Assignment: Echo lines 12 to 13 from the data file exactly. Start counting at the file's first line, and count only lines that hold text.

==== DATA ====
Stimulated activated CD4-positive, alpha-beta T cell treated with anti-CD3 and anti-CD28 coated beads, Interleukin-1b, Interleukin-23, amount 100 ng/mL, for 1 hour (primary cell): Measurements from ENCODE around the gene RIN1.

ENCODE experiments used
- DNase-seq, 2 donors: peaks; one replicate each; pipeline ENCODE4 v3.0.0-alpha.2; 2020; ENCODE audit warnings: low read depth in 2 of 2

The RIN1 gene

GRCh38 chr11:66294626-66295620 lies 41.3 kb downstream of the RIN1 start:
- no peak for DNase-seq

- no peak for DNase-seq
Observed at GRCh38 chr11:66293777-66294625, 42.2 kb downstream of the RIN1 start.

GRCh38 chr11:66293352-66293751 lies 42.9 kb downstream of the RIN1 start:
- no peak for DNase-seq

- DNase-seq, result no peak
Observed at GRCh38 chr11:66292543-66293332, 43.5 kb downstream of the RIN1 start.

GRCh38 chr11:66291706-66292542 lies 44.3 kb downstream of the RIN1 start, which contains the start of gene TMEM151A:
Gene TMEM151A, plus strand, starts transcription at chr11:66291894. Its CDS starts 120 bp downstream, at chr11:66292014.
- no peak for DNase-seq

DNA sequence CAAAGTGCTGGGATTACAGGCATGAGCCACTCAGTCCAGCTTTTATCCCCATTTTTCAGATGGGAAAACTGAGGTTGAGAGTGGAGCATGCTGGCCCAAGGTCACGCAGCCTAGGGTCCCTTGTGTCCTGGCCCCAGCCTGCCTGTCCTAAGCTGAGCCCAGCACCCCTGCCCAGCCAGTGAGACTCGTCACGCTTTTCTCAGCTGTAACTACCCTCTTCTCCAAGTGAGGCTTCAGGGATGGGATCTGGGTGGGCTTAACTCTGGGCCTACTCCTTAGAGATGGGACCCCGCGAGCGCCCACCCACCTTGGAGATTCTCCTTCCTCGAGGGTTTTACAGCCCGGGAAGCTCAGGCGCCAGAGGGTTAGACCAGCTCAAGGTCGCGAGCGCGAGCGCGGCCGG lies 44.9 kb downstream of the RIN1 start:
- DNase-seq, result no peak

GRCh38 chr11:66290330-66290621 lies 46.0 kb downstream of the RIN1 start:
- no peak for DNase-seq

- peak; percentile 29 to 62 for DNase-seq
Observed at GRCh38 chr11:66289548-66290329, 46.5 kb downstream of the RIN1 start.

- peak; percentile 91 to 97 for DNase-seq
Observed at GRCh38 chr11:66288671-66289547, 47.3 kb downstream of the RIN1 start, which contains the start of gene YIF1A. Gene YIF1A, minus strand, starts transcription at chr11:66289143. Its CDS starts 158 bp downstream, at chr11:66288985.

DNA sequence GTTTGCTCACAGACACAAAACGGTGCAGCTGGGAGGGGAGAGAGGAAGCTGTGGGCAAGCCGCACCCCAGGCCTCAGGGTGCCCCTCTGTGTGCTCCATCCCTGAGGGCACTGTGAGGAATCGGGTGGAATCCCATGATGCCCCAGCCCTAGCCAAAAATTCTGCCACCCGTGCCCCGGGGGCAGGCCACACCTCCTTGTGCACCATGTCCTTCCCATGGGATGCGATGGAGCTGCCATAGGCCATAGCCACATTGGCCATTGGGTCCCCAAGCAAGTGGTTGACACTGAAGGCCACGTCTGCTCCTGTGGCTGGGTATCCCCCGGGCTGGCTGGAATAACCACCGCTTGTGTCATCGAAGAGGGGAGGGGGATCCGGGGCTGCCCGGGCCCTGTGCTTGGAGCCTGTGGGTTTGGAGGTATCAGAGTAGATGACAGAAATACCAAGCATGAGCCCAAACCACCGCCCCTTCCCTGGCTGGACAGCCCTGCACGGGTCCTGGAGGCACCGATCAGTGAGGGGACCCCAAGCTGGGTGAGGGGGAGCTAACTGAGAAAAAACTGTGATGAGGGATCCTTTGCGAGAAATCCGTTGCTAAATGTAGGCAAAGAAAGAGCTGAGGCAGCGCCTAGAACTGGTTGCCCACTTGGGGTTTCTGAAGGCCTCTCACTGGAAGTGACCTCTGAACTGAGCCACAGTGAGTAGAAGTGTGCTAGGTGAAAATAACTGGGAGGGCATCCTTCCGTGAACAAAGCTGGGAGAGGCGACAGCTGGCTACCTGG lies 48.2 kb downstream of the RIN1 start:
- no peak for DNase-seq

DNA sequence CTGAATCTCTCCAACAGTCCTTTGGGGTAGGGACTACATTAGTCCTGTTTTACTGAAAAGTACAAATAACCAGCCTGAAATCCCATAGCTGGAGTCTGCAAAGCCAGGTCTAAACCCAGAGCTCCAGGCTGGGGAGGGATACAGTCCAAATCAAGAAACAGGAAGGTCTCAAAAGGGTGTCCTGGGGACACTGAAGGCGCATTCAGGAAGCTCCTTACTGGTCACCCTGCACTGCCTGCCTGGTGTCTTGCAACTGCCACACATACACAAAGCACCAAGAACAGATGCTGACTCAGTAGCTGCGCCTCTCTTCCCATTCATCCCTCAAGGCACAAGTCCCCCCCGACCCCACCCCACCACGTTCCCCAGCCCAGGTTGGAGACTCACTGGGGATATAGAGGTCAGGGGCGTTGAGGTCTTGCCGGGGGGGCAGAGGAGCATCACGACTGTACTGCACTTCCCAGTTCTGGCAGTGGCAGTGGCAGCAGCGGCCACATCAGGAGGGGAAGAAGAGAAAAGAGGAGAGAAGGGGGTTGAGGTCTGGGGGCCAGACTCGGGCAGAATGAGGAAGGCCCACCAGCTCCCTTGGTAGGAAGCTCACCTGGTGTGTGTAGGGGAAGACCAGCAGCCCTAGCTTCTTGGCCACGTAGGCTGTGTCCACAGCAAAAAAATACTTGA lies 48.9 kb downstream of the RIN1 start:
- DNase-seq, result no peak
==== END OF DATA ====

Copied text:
Observed at GRCh38 chr11:66292543-66293332, 43.5 kb downstream of the RIN1 start.

GRCh38 chr11:66291706-66292542 lies 44.3 kb downstream of the RIN1 start, which contains the start of gene TMEM151A: